Katie Ockerman has been with Fifth Third Bancorp for 10 years. It’s the only career she’s known, but when she was preparing for the arrival of her twin daughters last summer, she was concerned about balancing the demands of motherhood and her job.

That’s where the Cincinnati bank’s new maternity concierge program came in.

It launched in January and already more than 170 women have taken advantage of it, said Teresa Tanner, Fifth Third’s chief administrative officer. The program is akin to a personal assistant who can handle any task a new mom might find overwhelming, from finding a pediatrician to planning a child’s birthday party to grocery shopping. Though the $140 billion-asset bank already had a maternity leave policy, it was not enough to keep some women from dropping out, even if they might have preferred to keep working.

“We’re not making the progress of keeping women in the workforce and pulling them to senior ranks,” Tanner said. “We’ve had all these programs around for decades now, but we’re not getting results. We’ve got to step back and say, what are we missing?”

Ockerman, a branch manager, said it was helpful to have someone she could call on for things like meal prep, party planning or finding child-friendly activities and venues in her neighborhood.

“When you become a mom you have all these concerns about, can I do both? This made me feel like they supported their employees, they understand, and they gave us something to lean on,” she said. “That just makes my drive for this company even higher. I want to work for them if they’re supporting me. It made a big difference.”

According to Julie Nugent, vice president and center leader at the nonprofit Catalyst Research Center for Corporate Practice, the maternity concierge program is unique to Fifth Third. She doesn’t know of many other programs quite like it, although forward-thinking companies are making greater efforts to include men in their parental leave policies and to help new moms transition back into the workforce after the birth of a child.

“When you’re getting ready to come back to work, that is often the most stressful time of all,” she said. “You have a new baby and a lot of responsibilities at home. When you’re at work, you might need a little more flexibility, and you certainly want to get back up to speed as quickly as possible.”

Niche program, big picture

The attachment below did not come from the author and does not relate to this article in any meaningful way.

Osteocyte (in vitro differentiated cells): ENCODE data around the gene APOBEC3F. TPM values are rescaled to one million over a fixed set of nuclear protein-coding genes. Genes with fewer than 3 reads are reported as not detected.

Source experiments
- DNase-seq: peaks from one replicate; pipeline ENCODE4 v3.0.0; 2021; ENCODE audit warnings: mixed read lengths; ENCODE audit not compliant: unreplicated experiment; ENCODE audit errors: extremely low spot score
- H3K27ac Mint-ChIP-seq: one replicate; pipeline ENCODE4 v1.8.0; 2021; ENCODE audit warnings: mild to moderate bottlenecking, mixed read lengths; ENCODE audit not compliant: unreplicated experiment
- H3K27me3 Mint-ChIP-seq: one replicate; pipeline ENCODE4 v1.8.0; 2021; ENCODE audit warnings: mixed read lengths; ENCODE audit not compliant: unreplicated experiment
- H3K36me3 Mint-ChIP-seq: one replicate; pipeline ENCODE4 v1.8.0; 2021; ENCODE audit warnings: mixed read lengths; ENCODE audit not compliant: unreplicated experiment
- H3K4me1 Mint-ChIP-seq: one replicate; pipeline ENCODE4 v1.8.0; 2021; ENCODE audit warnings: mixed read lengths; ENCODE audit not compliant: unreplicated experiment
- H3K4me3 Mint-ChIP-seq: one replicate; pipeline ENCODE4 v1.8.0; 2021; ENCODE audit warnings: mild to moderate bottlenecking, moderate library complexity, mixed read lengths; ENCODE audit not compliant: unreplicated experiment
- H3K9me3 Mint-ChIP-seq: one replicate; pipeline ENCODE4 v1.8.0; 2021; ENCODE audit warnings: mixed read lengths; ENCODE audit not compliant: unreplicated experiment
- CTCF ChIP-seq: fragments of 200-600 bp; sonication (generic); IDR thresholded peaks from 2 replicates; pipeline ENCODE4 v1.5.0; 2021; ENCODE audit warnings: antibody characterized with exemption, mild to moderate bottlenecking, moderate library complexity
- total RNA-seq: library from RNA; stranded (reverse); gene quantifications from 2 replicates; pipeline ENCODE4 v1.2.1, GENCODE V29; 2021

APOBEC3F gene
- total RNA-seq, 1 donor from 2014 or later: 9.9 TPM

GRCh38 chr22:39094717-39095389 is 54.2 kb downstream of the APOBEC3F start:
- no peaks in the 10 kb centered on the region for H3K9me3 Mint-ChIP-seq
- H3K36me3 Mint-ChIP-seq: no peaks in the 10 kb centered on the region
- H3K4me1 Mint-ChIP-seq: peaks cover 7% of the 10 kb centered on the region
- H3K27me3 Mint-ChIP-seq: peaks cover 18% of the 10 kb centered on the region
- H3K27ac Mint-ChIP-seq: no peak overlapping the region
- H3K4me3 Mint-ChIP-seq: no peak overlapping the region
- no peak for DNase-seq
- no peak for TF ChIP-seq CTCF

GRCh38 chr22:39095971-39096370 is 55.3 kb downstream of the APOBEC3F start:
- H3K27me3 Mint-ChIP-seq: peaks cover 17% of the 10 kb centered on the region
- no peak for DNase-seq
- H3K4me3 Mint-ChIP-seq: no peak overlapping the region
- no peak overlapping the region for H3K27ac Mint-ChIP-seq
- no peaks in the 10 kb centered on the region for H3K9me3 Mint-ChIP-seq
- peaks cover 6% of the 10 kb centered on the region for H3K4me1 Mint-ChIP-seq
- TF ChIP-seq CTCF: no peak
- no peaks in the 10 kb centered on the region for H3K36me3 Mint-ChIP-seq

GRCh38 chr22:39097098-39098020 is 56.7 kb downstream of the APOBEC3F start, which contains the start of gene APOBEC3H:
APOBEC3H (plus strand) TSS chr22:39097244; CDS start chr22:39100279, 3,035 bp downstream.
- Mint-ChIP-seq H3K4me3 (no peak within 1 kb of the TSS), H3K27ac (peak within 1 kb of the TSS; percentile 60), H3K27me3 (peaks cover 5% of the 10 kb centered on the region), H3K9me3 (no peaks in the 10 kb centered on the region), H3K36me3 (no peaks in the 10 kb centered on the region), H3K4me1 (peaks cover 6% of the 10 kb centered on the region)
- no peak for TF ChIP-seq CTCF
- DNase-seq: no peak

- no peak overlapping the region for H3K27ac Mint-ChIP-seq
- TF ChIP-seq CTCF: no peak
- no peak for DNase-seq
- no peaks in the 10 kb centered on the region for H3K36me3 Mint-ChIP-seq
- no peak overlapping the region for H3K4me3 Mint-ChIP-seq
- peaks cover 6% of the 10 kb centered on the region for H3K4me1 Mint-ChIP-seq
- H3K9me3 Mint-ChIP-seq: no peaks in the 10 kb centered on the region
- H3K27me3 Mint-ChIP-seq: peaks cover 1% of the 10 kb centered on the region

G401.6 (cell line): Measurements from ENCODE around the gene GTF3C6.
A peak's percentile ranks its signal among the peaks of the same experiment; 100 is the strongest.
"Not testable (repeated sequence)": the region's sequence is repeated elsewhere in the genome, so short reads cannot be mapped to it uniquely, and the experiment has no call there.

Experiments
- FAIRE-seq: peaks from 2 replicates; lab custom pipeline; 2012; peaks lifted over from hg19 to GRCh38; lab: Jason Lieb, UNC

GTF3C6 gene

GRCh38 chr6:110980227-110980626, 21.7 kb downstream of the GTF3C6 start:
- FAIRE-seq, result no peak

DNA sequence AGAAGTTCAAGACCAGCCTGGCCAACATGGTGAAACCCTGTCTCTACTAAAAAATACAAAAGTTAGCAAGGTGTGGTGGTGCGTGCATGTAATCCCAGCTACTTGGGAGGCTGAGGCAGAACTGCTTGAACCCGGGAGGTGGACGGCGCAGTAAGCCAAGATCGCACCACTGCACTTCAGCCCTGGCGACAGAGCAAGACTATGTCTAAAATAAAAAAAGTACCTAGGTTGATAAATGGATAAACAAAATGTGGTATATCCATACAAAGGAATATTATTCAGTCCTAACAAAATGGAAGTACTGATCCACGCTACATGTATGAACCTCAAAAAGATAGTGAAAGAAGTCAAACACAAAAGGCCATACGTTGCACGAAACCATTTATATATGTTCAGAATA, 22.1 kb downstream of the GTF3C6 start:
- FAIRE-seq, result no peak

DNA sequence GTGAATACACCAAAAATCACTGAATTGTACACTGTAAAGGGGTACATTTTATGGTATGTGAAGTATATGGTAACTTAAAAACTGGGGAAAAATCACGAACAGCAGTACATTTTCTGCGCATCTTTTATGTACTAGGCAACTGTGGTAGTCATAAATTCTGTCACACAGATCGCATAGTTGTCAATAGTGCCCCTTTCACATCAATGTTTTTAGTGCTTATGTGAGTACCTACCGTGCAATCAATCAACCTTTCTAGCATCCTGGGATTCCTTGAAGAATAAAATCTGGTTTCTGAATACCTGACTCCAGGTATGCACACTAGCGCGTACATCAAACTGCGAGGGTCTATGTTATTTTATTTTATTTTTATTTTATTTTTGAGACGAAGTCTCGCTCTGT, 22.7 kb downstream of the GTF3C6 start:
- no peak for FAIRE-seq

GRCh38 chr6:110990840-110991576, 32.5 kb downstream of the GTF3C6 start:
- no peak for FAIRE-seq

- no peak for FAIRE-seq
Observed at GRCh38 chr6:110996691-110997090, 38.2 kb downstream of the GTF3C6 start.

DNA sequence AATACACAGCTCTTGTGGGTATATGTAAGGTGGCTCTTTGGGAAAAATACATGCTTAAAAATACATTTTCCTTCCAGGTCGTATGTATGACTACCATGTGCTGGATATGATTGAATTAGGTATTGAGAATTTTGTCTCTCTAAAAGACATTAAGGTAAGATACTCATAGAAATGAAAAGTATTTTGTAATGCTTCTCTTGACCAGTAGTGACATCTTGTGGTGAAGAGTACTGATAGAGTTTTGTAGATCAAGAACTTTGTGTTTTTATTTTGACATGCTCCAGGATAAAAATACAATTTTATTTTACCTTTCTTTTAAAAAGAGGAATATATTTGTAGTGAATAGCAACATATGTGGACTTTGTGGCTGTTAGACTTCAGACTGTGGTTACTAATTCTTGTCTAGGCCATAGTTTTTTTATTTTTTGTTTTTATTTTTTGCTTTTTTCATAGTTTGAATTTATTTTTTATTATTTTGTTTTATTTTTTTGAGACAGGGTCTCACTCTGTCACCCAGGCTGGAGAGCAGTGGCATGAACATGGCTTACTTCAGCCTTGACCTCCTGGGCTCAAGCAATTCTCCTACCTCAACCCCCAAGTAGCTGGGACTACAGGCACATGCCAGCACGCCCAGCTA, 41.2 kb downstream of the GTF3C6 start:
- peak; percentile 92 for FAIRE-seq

“If we want diversity at the most senior level of the company — and we do — we have to figure out how to keep women and allow them to grow their careers,” says Teresa Tanner, Fifth Third’s chief administrative officer.

Fifth Third already offers six paid weeks of medical leave for new mothers and will add another four fully paid weeks to that beginning in August. Its family leave policy also gives men four weeks of paid leave for the birth, adoption or fostering of a child. But women who had recently completed maternity leave still left the bank at twice the rate of all other women employees. Women make up 60% of Fifth Third’s total workforce — but just 23% of its senior managers and executives.

Maternity leave alone clearly was not cutting it, so Tanner turned to the mothers at Fifth Third for some insight. She started with a simple enough question: “What’s hard?”

As the moms of Fifth Third listed off the various responsibilities associated with a new child, Tanner realized the bank could build in a better support infrastructure for them by simply taking some of those tasks off their to-do lists. The bank was already working with Best Upon Request to offer its Cincinnati-area employees general concierge services, like grocery shopping and vacation planning, so she approached them about building out a service for young moms.

The outside firm has embedded two full-time employees inside Fifth Third’s headquarters to field calls, emails and online-chat queries from — or, in some cases, meet face to face with — moms of newborns and kids up to a year old. Fifth Third declined to say how much the service costs, but a company spokeswoman said it amounts to a “six-figure investment.”

Nugent described other programs she’s seen at corporations trying to do more for new parents. Some companies connect new parents with more experienced parents in mentoring and networking programs. Others offer webinars and coaching on topics like breastfeeding.

Nugent said it all reflects a broader shift in awareness that maternity leave alone won’t help keep women in the workforce after having children.

“There’s a clear business imperative here for many reasons,” she said. “Largely, what company really wants to limit 50% of its workforce talent? Women are a critical talent pool, and women are also the ones who have babies. Smart companies need to have programs in place that support mothers.”

Tanner said she would advise other banks to listen to their employees. Ask them what the barriers are to staying in the workforce after the birth of a child and how the company can better support new mothers, she said.

“We’re never going to be the best bank we can be unless we have diversity at all levels of the company,” she said. “If we want diversity at the most senior level of the company — and we do — we have to figure out how to keep women and allow them to grow their careers.”